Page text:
The discussion surrounding music, live events and their subsequent impact on the environment has moved further into the spotlight in recent years; as the threat of climate change grows ever more obvious. As more people rally together in order to bring awareness, and further action to combat climate change; the subject of how our entertainment affects the world around us is a necessary issue to tackle.
Ultra Music Festival, an annual EDM rave held on the island of Virginia Key in Miami (spanning two weekends) has brought to light further information as to how these events affect surrounding marine life. A recent presentation by University of Miami researchers has caused the Virginia Key Advisory Board to rethink their decision regarding whether the festival should take place on the island, voting against the festivals return in 2020.
Ultra Music Festival took place for the first time on the island this year, but the future of the venue being renewed in 2020 looks rocky, especially based on the evidence presented. Researchers have stated that, aside from various other factors (such as general noise created by large amounts of people) they noticed a significant impact on fish nearby. Specifically, this focused on how the intensity of the sound had caused serious stress for a species of fish called Toadfish, being kept as specimens by the University researchers close to the event.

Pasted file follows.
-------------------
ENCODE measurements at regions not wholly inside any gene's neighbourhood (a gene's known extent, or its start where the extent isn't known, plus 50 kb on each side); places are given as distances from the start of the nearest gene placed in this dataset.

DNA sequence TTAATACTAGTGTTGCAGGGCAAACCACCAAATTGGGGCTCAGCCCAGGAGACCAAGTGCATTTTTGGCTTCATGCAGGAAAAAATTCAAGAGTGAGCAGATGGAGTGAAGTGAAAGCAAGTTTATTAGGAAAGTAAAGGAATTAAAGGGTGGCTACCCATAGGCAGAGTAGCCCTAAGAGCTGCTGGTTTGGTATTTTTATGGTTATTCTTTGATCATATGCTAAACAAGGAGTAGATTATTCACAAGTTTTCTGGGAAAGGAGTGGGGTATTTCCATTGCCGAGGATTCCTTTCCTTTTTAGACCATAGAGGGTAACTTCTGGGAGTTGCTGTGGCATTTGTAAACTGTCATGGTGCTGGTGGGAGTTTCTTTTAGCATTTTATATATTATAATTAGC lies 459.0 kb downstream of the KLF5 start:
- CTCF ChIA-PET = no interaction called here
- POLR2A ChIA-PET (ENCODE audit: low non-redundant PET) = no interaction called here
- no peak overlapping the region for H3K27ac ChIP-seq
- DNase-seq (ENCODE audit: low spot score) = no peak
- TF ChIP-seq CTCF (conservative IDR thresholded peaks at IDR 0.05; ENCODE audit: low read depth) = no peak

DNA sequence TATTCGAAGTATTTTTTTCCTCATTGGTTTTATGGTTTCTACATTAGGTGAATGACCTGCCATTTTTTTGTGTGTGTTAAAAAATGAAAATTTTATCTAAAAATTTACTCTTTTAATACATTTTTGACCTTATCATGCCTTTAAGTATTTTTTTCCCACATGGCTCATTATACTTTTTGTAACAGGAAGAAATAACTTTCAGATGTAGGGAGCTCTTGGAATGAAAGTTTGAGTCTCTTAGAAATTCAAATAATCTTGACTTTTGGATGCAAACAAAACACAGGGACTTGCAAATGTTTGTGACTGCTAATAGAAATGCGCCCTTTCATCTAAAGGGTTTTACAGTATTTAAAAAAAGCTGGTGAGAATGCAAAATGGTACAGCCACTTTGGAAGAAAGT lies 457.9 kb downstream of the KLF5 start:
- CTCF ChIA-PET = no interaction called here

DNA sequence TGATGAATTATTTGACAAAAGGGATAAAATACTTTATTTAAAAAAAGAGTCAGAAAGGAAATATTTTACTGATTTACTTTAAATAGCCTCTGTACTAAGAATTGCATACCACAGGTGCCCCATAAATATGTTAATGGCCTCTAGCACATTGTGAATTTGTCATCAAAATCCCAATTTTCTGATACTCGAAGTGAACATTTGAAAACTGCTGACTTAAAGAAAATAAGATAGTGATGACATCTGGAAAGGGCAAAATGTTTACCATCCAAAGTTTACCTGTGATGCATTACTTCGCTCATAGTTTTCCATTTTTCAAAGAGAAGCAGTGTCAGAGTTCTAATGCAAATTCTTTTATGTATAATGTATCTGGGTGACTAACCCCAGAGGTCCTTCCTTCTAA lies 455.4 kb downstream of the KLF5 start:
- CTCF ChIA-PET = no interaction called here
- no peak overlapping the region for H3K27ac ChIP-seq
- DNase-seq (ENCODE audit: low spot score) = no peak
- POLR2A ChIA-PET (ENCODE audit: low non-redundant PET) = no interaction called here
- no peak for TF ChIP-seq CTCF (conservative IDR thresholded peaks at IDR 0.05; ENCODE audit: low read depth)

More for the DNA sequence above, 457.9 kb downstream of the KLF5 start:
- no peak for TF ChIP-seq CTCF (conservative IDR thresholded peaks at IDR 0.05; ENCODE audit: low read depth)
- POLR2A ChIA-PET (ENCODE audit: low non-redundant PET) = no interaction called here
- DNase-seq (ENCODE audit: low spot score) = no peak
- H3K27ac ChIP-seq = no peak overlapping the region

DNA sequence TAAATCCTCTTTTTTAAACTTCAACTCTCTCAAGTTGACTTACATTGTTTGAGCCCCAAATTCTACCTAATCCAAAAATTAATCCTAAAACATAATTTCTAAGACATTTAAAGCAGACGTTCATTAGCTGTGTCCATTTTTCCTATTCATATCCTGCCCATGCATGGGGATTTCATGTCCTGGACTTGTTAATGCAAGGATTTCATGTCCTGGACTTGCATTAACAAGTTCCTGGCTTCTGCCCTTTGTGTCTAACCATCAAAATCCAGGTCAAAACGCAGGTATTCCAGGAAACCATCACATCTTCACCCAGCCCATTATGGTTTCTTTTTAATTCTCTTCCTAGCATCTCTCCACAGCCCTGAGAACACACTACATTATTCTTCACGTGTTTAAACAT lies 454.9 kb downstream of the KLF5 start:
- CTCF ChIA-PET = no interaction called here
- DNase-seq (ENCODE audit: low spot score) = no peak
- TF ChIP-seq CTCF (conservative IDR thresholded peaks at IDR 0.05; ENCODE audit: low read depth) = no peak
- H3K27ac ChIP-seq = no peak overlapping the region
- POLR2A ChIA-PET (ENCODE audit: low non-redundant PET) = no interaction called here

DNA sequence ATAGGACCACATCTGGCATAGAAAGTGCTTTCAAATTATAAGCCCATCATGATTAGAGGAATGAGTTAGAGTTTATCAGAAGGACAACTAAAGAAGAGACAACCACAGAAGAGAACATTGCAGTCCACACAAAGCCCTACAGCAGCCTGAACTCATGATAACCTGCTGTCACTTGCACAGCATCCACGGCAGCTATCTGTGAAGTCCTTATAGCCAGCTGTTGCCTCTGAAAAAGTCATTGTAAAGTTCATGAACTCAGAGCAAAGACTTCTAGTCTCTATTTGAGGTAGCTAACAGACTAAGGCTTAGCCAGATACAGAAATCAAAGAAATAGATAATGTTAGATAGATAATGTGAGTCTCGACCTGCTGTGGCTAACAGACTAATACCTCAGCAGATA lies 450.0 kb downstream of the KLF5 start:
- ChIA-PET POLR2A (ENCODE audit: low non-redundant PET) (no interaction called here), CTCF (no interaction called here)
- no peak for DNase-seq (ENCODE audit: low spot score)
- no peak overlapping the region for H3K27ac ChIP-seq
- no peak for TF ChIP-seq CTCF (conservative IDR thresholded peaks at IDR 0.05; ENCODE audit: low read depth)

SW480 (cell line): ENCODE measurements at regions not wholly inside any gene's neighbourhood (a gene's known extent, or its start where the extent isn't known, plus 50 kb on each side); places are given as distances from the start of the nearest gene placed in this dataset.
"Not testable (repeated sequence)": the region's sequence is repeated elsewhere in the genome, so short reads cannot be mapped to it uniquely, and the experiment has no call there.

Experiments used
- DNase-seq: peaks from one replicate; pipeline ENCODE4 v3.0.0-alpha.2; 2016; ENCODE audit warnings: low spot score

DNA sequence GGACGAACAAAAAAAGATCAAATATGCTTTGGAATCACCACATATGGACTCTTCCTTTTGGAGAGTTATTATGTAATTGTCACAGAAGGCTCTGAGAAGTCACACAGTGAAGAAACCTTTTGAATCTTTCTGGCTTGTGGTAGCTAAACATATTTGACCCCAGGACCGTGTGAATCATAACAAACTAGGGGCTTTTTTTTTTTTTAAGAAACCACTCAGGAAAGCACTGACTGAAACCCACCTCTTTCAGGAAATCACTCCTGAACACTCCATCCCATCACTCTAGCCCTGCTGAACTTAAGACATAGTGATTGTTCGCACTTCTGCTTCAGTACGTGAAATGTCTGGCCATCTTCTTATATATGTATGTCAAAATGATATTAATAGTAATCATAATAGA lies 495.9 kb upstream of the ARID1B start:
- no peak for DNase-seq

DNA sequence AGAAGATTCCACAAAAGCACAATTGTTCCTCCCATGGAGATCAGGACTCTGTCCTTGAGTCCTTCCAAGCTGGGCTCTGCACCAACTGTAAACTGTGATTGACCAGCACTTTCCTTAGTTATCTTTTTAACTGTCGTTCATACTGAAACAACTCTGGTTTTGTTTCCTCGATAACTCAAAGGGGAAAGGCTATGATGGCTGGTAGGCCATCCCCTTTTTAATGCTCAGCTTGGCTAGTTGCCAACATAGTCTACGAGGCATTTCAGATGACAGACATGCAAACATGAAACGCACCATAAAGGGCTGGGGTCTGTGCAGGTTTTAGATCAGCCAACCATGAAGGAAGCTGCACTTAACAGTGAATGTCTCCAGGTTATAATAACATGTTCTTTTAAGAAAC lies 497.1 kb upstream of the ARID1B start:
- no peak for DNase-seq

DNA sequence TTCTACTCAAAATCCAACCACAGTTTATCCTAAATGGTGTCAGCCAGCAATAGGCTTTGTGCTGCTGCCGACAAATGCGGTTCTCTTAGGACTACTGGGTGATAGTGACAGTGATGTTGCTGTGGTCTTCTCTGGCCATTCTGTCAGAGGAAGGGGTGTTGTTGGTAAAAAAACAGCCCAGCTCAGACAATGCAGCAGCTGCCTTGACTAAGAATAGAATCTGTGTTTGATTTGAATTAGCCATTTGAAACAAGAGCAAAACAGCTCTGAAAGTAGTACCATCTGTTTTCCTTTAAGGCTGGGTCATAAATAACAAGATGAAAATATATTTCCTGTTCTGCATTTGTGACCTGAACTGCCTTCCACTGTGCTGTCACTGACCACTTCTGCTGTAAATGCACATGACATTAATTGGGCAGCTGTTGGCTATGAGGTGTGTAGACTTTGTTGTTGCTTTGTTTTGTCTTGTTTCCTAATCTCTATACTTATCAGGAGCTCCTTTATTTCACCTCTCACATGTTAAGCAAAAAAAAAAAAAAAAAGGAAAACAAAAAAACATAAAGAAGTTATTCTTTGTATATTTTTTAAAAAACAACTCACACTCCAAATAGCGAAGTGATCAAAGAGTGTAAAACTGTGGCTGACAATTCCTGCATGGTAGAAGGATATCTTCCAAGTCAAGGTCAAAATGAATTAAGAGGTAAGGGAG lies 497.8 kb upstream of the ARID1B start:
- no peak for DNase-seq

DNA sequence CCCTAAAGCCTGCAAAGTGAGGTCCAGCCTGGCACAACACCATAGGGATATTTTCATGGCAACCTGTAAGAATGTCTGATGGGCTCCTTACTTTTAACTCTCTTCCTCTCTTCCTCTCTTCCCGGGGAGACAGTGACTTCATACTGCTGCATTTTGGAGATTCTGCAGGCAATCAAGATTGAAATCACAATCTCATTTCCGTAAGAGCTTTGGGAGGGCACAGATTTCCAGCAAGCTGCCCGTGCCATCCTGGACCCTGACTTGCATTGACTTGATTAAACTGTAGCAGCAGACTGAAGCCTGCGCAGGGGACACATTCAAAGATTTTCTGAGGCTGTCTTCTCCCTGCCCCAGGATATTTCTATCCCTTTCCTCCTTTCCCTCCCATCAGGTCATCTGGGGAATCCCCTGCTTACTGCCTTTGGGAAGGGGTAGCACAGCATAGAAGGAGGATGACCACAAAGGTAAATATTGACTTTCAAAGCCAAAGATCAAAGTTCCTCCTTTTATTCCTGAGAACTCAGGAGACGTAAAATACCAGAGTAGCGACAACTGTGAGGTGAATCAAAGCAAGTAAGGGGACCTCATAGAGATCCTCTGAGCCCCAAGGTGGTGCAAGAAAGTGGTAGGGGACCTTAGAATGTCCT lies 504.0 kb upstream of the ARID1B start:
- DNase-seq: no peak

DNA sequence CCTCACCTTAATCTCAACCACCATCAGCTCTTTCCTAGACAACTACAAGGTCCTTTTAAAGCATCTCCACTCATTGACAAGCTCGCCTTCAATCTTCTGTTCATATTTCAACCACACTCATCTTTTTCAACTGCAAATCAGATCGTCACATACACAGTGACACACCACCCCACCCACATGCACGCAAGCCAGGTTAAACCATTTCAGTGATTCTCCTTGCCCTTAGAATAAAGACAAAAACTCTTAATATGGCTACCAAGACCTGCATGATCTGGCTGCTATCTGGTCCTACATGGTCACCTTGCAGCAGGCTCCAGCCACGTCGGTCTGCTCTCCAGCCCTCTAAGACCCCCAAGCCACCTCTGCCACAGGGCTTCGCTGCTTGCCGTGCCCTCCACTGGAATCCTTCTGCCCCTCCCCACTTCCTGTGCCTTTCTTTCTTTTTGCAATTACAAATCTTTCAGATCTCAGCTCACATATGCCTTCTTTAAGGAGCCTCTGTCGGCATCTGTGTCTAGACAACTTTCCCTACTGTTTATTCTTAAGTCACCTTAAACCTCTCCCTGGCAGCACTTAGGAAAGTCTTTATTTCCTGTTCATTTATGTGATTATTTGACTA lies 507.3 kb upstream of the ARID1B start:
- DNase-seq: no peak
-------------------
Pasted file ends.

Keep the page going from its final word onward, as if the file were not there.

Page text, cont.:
While the researchers stated that the stress the fish experienced was a “short term, acute response” which cannot define long-term effects further on – studies such as:
- Richardson, W. J., Greene, J., Malme, C. I., & Thomson, D. H. (2013). Marine Mammals and Noise. Burlington: Elsevier Science.
- National Research Council (U.S.), & National Academies Press (U.S.) (Eds.). (2005). Marine mammal populations and ocean noise: determining when noise causes biologically significant effects. Washington, D.C: National Academies Press.
Have shared information regarding the potential long-term effects of noise pollution on marine life, including hearing loss, behavioral changes; “masking” which can prevent certain creatures from interpreting natural sound – and “stranding“, animals finding themselves in dangerous locations, such as beached whales.
The researchers, and study presented by The University of Miami did also state:
“For wild animals in particular, [stress] can cause long‐term decreases in reproduction that can lead to decreases in population…“
Despite the board’s decision to vote against the festival being held on Virginia Key, the recommendation is not set in stone as it still has to pass through the Miami City Commission which will convene on May 9th for a final decision.
Our actions have a significant impact on the environment, and often noise pollution falls under the radar as a serious issue; especially with the lack of public knowledge regarding how marine life responds to, and is affected by, noise – and especially the amplification of festival music, the pollution that comes with these events on top of it. It’s imperative we are aware of how we are impacting our environment, and live as consciously as possible especially when it comes to our consumption of music and entertainment.
Words by Jenna Dreisenstock